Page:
You are doing SEO: researching keywords, improving usability, writing copy, optimizing your content, launching PPC campaigns and making sure everything is just right. You launch or re-launch your website. Then what happens? You hope! You hope it shows up, you hope the searcher finds it, and you hope that they find what they are looking for.

Hope is not a marketing strategy!

You need to get out there and find your customers, not wait for them to come to you. do unconventional, unexpected types of marketing (not illegal or spammy). Find your customers and connect with them. You want to connect with your audience, not alienate. Some great places to do this include:

  • local groups on Flickr (join the group, participate in discussion, comments on photos, and include links to your site in your profile and descriptions of your own photos)
  • Facebook (you are automatically placed into a network for your location! There are also some great applications such as "neighborhoods" that are geared towards your local network.)
  • StumbleUpon (You can drill down and look at members based on their city, and even by gender. Can be helpful, but not always as useful as some of the others.)
  • Yahoo Answers Local Business Section (Number 2 reference site on the internet. There is a category for local businesses where people post questions looking for local products and service provider recommendations, etc. This is a great way to share your expertise and introduce yourself.)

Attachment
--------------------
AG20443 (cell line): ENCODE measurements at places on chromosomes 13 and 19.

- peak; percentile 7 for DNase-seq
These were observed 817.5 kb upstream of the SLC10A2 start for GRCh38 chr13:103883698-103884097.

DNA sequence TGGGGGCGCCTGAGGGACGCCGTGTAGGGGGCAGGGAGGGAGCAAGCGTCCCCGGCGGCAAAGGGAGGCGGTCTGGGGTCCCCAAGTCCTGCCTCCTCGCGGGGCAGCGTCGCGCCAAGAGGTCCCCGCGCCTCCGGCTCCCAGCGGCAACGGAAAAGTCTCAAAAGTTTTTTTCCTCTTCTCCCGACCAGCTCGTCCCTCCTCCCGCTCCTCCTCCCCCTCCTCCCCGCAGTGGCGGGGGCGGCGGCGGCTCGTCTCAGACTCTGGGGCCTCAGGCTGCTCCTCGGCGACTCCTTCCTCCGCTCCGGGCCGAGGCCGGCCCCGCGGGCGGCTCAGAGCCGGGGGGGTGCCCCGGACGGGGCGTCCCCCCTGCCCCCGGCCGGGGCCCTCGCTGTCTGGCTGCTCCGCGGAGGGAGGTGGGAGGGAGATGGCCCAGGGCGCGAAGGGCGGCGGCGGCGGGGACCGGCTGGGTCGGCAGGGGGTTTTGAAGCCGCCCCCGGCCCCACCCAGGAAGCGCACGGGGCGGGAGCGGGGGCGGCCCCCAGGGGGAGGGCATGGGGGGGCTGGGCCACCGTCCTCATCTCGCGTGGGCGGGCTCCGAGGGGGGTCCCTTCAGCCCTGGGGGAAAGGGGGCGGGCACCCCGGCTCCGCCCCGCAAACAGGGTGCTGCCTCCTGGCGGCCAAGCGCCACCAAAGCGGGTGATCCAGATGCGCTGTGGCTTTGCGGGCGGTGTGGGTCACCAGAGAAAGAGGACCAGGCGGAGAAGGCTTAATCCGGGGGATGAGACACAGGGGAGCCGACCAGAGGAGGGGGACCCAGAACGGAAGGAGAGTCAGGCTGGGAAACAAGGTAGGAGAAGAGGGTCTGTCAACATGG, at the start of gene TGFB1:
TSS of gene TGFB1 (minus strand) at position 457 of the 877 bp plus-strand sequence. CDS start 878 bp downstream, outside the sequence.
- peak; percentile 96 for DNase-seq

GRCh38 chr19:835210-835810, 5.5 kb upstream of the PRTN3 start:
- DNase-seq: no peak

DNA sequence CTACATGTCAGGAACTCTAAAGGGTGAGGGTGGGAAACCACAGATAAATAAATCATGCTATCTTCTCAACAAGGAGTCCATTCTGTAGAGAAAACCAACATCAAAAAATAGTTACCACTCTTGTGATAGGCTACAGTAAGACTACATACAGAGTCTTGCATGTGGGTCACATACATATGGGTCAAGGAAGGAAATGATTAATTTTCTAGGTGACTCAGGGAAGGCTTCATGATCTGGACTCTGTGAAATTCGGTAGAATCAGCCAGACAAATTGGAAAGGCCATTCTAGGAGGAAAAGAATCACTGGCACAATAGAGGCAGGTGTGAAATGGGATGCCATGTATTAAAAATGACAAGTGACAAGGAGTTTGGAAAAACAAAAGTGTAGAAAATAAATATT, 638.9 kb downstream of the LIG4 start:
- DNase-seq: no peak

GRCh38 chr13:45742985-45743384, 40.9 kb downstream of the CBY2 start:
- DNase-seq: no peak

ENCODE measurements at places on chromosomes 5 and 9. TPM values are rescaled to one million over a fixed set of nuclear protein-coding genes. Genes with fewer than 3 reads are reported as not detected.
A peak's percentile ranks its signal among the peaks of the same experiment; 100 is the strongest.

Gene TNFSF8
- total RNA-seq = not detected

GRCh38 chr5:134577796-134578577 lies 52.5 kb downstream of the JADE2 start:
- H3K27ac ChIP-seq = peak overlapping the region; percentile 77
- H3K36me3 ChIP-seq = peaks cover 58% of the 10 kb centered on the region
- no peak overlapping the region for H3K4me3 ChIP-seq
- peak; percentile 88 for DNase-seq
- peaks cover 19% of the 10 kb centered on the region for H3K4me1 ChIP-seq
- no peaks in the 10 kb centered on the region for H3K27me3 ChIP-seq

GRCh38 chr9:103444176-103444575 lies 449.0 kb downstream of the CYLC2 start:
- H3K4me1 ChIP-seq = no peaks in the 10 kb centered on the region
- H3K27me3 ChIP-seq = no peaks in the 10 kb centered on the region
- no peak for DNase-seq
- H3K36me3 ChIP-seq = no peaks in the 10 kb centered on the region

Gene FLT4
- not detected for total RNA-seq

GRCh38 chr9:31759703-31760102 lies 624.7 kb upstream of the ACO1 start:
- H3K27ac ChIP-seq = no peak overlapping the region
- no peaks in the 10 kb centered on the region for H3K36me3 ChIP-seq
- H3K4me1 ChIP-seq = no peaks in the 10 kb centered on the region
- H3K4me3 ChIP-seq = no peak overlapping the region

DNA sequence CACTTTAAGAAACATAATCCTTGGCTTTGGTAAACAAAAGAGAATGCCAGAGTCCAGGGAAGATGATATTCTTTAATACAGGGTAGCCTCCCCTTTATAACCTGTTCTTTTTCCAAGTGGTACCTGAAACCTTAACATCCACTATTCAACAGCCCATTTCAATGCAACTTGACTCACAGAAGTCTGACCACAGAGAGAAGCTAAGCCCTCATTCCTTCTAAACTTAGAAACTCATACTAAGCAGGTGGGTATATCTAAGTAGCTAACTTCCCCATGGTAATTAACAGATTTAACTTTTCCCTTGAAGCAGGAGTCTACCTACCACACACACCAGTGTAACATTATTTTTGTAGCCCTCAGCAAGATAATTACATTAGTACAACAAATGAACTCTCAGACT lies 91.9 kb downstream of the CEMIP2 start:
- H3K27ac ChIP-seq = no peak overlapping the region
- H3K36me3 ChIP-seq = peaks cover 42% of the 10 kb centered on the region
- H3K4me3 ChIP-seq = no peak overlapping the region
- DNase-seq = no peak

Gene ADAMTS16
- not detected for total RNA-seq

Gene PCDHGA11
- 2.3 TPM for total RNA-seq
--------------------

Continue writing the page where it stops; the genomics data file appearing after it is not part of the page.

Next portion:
• Local blogs (Place to find local blogs include outside.in, Placeblogger)
  • TwitterLocal.net
  • Forums and user generated content
  • Yahoo and Google Groups
  • Freecycle.org
Remember, you are using these social sites to meet people and connect with your potential customers ... NOT to pitch your business. Of course, be sure to include a link to your website in your user profiles and signatures.





September 23, 2008





Jackie Baker is an internet marketing analyst with SiteLogic Marketing (http://www.sitelogicmarketing.com) where she focuses on auditing websites as well as SEO, social media, usability, and information architecture consulting. She comes to the industry from a marketing/PR and website development background. Jackie maintains an active presence online through her blog RegardingHorses.com (http://www.regardinghorses.com) where she shares her love all things equine, particularly therapeutic riding.






Comments(4)

Great post, one thought - relevant for non-US markets. You should look to add your business to your local Yellow pages (e.g. in Austraila, Yellow Pages, NZ would be finda). Plus there is a myriad of directories out there, which are usually portals relevant to business types.


http://ninemsnlocal.spaces.live.com/blog/cns!81D08E0DD8357797!162.entry

Very useful post. Do you have any tips for using Yelp to help a small business in Silicon Valley (skincare salon)? We are frustrated, the reviews submitted by our clients don't get listed.

I am in the business of selling pay-per-click marketing packages and businesses seem to be so proud of the fact they are being found on the "first page of Google" in the local maps section! I hate this! I am wondering if any discussions have come up about how much business is being taken away from Adwords do to Google Maps? Any ideas?

I'm also wondering how many people are actually clicking on Google Maps section vs. PPC section. Any statistics on that? I pesonally never us Google Maps because I appreciate the value of advertising.

Great article! Have been looking for local adwords info and this hits the spot. Local SEO piece is great and actionable right away. Am still wondering a bit how an adwords local add plays vs a national ad that mentions my market. What factors determine my ranking in ads? dm